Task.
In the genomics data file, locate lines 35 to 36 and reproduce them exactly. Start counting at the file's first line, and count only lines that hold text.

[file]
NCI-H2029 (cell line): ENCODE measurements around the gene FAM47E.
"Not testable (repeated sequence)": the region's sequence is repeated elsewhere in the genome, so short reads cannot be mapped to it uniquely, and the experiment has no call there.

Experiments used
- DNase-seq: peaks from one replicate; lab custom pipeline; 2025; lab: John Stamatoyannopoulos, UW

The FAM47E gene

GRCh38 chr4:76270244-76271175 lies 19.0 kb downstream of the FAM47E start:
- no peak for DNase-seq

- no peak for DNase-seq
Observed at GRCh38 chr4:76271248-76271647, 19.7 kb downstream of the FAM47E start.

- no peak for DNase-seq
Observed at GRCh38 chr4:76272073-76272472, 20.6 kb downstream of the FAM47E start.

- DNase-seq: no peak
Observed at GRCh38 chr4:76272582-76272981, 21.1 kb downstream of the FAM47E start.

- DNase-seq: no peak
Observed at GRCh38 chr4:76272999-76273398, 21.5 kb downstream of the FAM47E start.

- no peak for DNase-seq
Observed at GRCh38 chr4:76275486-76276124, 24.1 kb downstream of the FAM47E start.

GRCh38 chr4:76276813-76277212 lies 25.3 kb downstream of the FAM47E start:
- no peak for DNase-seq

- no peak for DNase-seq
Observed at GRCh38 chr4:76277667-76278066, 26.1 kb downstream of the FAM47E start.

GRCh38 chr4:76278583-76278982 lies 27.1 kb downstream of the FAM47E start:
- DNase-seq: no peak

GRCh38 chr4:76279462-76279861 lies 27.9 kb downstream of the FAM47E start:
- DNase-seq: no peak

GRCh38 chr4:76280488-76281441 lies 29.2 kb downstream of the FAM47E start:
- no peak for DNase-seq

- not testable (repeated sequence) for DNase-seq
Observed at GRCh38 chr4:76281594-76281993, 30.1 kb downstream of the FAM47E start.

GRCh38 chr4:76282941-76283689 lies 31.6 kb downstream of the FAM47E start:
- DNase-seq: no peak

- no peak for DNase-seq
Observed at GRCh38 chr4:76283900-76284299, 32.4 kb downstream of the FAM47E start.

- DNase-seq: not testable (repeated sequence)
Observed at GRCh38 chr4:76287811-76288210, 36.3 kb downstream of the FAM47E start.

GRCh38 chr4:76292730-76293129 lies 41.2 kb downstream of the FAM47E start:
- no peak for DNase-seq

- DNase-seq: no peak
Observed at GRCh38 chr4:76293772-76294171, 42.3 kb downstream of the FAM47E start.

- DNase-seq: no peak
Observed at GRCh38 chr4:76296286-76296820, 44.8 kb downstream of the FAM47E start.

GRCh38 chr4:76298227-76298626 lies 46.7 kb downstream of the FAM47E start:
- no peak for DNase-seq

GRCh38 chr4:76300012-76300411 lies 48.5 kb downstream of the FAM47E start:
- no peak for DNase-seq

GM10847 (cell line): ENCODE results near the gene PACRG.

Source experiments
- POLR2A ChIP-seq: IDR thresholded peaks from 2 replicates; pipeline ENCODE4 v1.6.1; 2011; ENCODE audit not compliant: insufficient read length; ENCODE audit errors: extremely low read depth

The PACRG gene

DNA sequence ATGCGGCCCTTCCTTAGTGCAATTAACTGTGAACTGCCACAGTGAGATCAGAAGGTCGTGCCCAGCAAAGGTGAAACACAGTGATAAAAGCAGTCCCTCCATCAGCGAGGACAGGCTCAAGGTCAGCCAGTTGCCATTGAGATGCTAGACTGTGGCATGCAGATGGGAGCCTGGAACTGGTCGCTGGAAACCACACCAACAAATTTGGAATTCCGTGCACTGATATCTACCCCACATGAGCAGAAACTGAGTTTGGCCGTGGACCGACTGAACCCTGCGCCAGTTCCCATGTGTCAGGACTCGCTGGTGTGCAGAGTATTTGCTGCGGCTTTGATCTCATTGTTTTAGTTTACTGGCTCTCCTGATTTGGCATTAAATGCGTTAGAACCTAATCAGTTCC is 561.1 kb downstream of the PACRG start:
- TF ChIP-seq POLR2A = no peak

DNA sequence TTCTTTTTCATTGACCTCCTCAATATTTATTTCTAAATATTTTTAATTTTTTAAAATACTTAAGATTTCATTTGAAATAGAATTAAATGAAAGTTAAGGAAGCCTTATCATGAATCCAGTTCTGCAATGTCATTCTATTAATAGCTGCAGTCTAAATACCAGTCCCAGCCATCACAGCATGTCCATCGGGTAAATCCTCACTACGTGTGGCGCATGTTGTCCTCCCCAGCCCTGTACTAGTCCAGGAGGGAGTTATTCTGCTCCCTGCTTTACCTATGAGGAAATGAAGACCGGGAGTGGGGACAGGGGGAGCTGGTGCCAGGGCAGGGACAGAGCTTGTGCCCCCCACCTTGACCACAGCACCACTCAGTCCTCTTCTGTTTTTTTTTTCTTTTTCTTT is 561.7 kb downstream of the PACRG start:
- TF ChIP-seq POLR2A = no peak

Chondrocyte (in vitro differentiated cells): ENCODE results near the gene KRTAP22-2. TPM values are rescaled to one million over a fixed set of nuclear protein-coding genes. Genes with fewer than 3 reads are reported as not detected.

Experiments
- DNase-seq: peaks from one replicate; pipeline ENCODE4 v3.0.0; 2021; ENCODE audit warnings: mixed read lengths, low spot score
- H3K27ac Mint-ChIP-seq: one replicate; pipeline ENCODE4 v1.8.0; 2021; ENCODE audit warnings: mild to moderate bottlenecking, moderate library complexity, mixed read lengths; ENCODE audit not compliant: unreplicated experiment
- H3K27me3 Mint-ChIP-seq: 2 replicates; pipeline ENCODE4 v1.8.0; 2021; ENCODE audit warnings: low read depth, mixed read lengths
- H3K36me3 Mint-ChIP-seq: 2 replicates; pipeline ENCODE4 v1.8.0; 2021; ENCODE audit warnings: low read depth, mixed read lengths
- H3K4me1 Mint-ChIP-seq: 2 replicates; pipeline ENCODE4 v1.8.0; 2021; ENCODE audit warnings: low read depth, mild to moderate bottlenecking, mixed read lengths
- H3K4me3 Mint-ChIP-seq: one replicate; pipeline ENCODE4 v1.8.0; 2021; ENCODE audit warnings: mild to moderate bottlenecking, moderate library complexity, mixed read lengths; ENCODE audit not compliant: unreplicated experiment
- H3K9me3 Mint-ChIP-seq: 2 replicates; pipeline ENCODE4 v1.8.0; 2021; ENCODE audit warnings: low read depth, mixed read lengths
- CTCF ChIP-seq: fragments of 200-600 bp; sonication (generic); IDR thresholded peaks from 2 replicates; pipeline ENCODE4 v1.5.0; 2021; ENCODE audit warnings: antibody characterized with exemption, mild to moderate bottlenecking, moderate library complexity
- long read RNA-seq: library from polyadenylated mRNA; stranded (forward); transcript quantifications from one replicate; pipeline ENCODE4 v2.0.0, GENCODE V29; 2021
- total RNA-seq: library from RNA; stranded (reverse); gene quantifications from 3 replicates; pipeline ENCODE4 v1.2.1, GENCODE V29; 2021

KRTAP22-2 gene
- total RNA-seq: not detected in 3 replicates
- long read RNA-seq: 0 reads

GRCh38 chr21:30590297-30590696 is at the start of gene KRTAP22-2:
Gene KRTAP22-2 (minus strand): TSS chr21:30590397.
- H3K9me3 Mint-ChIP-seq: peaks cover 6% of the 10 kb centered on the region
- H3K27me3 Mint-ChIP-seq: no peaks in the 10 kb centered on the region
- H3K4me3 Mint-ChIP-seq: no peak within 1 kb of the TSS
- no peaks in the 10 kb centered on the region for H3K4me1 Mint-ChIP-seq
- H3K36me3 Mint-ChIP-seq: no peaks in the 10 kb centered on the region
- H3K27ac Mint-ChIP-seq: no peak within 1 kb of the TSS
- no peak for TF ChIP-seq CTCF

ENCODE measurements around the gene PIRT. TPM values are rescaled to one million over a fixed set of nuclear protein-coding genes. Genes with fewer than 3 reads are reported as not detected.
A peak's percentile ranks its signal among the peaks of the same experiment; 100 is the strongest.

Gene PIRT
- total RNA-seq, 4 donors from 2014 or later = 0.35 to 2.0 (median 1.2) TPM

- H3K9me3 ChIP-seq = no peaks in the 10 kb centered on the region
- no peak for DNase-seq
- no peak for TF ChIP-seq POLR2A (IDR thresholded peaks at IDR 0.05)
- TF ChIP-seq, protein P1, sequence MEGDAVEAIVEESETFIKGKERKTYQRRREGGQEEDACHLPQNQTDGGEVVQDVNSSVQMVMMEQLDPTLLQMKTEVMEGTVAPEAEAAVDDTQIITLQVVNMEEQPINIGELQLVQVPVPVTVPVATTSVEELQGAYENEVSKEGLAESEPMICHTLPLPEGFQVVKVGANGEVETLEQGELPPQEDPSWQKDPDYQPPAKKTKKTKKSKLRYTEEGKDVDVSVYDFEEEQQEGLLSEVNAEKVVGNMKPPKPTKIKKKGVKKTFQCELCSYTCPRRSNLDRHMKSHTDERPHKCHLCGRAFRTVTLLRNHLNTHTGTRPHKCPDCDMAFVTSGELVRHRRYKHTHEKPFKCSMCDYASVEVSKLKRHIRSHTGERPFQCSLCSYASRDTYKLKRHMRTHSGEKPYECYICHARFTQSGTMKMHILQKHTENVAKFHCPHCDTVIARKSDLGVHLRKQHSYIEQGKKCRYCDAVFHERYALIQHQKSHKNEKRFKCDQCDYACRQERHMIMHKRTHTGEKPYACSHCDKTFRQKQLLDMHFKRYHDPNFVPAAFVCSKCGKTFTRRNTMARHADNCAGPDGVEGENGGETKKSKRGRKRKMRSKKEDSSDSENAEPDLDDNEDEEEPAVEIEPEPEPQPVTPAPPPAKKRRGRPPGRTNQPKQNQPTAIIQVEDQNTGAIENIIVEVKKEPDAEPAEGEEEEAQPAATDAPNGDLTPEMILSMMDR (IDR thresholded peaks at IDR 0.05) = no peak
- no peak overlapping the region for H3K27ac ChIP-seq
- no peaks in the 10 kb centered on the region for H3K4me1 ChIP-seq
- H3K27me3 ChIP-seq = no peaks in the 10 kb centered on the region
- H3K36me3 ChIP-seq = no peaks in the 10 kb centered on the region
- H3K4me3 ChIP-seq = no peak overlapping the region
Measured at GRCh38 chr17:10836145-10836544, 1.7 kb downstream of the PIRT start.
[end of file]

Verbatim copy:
Observed at GRCh38 chr4:76287811-76288210, 36.3 kb downstream of the FAM47E start.

GRCh38 chr4:76292730-76293129 lies 41.2 kb downstream of the FAM47E start: